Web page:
I’ve also found that these skins are very easy to apply. With mildly steady hands I was able to apply these in no longer than 30 seconds. The best part is that you can re-apply these numerous times, this is especially great if you bought a couple colors and decide to swap the them out as you please.
Last but not least, what makes an already great company into an awesome one? Customer service of course! After various e-mail exchanges and reading customers feedback from various threads on XDA and Reddit, dbrand provides great and speedy customer service. By far one of the best I’ve seen. What’s great is that you can shoot them an e-mail if you have any questions, whether it’s a personal request on a customized skin that you have envisioned or a general question about their products. Regardless of the inquiry they are quick to respond. You can purchase these skins on the first link below, and you can also check out their Facebook page for more HD pictures of their products on numerous devices!
Needless to say, if you’re looking to customize your device then I would highly recommend dbrand inc!
Are you one of the few that were lucky enough to nab the elusive Nexus 4 by Google? If you do possess Android’s hard to attain device and are into modding/rooting, then finding the perfect ROM can be hard, and maybe even overwhelming at times. RasBean Jelly is a custom AOSP ROM made by the developer Rascarlo and has been around since the Galaxy Nexus days when it was called Rascream (back when Ice Cream Sandwich was the latest ROM). If you’re an avid ROM flasher, then you’re well aware that a handful of the ones you flash tend to have bugs and other problems that you’ll frequently encounter. While that’s expected, that’s one thing that I don’t particularly enjoy about flashing custom ROM’s.
With RasBean, I have never encountered a bug or any problems in any build that I’ve tried, even in my ICS Galaxy Nexus days. RasBean is an AOSP based ROM that’s dedicated to speed and overall stability. While Rascarlo does include several additional features to the ROM, he makes sure to clean the ROM of necessary codes and “bloat.” Thus, if you’re a huge CM or AOKP fan, then this ROM may not be for you as it doesn’t have the dozens upon dozens of added features that those two ROM’s tend to have. But if you’re looking for a super fast ROM with no bugs, then RBJ just might be for you! Hit the break to find out more.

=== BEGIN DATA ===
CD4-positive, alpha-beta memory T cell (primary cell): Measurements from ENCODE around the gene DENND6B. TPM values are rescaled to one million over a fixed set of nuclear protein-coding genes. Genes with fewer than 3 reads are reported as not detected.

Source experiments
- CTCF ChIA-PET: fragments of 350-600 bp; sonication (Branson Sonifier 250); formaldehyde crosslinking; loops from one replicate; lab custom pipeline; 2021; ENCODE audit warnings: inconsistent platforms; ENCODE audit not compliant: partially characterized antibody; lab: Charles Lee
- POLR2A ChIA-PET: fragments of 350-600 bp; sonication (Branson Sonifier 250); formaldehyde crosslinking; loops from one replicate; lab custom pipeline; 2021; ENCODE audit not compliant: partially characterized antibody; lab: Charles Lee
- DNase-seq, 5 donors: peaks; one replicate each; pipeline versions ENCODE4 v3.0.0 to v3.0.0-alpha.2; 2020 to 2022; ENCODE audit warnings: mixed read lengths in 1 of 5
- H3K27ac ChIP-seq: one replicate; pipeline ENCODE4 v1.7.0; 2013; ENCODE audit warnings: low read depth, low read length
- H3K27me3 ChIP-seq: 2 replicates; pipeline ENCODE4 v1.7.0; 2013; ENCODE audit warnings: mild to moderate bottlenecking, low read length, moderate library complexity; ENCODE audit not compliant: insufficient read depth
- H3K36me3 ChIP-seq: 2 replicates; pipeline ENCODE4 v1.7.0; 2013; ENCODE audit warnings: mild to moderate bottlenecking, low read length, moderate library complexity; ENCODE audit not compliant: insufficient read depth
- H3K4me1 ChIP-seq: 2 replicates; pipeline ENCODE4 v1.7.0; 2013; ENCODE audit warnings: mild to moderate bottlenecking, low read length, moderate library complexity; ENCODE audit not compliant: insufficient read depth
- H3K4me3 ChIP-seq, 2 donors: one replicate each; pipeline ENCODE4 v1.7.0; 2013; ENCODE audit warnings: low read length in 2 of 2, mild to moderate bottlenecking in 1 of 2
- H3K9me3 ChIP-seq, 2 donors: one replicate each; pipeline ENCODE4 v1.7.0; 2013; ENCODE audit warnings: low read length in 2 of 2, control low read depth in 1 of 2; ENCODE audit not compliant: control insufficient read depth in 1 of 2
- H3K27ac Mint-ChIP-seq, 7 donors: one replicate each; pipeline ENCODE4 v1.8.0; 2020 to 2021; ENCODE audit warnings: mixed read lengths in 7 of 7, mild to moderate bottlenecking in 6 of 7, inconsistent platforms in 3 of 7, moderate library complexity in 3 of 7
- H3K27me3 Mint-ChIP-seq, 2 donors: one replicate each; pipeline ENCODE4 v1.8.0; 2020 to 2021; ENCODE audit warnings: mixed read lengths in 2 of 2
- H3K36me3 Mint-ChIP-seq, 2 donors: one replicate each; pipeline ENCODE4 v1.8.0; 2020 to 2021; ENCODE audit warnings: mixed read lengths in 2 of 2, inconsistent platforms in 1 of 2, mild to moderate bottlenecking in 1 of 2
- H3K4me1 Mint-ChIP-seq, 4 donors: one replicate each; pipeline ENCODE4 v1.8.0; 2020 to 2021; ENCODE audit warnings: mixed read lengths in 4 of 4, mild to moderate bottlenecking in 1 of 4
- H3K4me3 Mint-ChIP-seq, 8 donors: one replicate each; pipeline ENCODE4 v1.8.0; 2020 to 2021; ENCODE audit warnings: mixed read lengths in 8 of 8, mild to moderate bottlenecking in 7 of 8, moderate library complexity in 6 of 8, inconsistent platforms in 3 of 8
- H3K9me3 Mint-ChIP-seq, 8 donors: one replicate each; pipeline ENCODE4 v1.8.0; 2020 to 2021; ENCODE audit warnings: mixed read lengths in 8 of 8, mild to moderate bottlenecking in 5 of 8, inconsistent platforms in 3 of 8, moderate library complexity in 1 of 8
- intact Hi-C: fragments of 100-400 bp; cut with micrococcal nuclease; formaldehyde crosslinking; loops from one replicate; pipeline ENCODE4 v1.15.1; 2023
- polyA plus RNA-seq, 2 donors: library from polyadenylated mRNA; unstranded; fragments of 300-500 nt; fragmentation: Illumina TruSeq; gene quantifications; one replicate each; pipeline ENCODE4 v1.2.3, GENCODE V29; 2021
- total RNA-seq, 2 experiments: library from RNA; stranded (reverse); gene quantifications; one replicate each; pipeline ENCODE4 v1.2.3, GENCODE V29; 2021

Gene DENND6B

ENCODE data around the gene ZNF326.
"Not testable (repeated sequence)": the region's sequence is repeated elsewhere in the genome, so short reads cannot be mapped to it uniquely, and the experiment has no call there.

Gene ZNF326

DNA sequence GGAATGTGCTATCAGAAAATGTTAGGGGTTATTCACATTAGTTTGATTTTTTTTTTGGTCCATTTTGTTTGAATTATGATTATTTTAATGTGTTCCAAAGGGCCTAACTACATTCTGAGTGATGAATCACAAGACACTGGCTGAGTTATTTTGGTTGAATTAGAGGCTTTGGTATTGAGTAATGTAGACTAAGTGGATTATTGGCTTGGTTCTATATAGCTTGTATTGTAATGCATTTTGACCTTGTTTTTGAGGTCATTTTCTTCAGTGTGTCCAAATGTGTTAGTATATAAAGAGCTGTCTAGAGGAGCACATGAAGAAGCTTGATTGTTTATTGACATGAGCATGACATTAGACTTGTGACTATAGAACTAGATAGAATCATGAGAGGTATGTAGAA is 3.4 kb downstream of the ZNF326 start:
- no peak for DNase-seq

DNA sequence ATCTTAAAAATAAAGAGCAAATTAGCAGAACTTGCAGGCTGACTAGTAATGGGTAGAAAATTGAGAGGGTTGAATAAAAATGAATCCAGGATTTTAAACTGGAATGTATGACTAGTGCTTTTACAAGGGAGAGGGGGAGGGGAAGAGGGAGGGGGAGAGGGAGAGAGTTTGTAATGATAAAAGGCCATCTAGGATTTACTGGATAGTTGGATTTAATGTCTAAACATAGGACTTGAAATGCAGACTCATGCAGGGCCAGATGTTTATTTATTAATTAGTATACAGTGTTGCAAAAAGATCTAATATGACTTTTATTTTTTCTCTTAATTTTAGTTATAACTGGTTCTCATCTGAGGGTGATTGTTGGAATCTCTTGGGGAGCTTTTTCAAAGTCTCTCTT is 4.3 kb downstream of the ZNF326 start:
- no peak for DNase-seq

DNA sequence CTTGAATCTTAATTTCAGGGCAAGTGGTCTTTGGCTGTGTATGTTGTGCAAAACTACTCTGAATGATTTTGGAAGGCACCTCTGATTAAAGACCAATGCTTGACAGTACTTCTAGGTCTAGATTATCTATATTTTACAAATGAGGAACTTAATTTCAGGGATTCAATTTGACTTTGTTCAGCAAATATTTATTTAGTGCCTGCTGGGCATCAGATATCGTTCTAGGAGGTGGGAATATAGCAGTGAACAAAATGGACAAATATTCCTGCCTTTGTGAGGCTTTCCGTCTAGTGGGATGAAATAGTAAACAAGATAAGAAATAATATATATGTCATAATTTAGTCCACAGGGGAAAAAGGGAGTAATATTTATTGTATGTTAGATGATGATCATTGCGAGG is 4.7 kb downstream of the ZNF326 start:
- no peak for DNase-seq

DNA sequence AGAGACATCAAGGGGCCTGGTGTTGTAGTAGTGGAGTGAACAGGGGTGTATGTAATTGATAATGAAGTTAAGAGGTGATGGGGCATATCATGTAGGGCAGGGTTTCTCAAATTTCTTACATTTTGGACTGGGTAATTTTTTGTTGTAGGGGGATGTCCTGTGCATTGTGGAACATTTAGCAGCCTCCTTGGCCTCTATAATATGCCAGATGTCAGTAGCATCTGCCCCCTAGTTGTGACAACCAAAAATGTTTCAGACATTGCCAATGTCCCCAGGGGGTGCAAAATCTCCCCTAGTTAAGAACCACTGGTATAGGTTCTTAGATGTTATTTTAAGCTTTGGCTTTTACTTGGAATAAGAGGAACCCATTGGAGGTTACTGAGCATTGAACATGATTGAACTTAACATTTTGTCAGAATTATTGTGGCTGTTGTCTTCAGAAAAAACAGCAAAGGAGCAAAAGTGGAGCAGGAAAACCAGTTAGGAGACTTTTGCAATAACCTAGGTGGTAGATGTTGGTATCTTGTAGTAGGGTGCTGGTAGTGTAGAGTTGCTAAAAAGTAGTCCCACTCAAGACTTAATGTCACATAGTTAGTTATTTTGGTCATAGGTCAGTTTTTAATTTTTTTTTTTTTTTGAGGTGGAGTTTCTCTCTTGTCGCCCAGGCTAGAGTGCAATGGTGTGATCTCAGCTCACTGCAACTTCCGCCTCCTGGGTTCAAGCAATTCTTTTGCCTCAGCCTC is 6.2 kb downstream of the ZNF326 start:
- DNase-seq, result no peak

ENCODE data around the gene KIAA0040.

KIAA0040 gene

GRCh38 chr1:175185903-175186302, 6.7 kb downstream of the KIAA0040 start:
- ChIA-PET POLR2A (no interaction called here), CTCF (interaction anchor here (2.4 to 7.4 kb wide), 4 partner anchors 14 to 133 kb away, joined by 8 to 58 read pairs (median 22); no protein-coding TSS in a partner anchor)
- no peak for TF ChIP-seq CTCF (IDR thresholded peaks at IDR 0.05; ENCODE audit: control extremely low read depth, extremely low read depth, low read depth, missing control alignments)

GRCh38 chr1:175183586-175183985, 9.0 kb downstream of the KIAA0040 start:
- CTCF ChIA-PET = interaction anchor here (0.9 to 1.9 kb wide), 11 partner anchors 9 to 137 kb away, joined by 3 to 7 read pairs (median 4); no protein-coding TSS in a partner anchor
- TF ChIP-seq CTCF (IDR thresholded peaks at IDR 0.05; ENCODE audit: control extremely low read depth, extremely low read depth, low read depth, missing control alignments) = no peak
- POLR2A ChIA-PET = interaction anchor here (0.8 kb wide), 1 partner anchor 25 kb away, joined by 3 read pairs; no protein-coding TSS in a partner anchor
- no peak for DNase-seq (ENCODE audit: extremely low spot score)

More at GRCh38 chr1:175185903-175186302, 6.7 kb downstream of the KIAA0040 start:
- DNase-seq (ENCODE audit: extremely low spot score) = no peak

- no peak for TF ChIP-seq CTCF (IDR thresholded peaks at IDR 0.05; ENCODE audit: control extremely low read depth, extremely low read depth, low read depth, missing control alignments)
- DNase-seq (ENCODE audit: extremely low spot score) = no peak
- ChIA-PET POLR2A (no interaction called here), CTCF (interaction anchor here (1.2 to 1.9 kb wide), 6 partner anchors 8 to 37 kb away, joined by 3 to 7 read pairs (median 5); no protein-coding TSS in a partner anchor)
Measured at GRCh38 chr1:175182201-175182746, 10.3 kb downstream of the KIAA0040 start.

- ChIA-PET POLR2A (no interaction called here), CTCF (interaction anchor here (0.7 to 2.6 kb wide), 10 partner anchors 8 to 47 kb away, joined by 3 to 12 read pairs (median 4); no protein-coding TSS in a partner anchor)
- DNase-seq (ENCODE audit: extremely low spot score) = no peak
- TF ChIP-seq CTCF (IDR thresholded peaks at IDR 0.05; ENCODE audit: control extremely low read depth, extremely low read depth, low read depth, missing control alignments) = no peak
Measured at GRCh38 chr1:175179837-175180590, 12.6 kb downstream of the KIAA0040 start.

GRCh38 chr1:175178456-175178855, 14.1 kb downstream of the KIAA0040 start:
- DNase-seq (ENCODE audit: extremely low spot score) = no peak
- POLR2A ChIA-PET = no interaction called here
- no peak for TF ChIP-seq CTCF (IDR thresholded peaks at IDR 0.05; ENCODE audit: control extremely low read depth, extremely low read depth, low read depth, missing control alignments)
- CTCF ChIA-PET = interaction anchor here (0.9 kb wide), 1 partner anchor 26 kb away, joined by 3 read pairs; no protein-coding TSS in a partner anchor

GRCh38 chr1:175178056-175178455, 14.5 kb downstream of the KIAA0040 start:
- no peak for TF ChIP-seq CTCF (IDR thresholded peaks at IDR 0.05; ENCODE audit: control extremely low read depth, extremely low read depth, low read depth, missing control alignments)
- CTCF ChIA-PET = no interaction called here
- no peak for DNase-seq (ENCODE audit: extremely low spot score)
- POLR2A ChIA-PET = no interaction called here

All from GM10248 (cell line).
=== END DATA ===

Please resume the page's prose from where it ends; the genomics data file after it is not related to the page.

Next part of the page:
Let’s face it, we live in a world connected through the internet where we are constantly looking at (and for) noteworthy photos from our friends, family or anyone of any sort of relevance. It’s no secret that as we become more and more connected through the web, we are looking to share our precious moments with our family and friends faster than ever using our smartphones– especially since we can share photos to our friends and loved ones instantly with blazing fast cellular networks. It’s also no secret while we can share our photos faster than ever, the quality of the photos from many smartphones are average at best— especially compared to a photo taken from a traditional point-and-shoot or DSLR-type camera. Samsung quickly realized this and unveiled the Galaxy Camera: traditional a camera that takes quality photos, while allowing the ability for users to be always connected to the internet in order to instantly share the photos with family and friends.
So in case you’re not familiar, let’s remind ourselves of what the Galaxy Camera is exactly: a camera that’s stuffed with TouchWiz-infused Jelly Bean running the show. The device is more or less what we identify as a connected camera: a camera allowing us to share quality photos and videos with our friends and family instantly thanks to an always-on internet connection via the camera’s built-in SIM card. As it always does with many of its products, Samsung takes a gamble by using its brand name to market a basic camera that’s connected to the internet via the Android platform, but does it succeed in trying to bring yet another “unique” device to the marketplace? We know that certain celebs have taken a strong liking to the device, but for the rest of you– you’ll need to read on past the break to see if it is worth your fancy in our review.
A few months ago, before Google released its most recent Nexus phone, the LG Nexus 4, there were several substantial rumors floating around that Google was planning on opening its Nexus line to multiple manufacturing partners. It all started with a report from the very credible Wall Street Journal and the rumors went something like this: Google will offer its “Nexus” name and early access to the latest stock Android builds to any OEM who is willing to play by Google’s rules and build their phones with a minimum set of specs set by Google’s team. There was said to be five new Nexus phones from five different manufacturers (LG, HTC, Sony, Samsung, and Motorola) all released on November 5th (Android’s 5th birthday) and they’d each be sold in Google’s new Play Store. Sounds pretty plausible, right? Android had finally grown up as an operating system, and now it was time to get the pure Google experience on as many powerful flagship phones as possible, while bypassing the manufacturers ugly and unconventional skins. To be honest, when I first read this rumor I was beyond excited. I absolutely love stock Android (post Ice Cream Sandwich) and was salivating about the fact that I’d get to choose from several top of the line hardware variations for my next Nexus.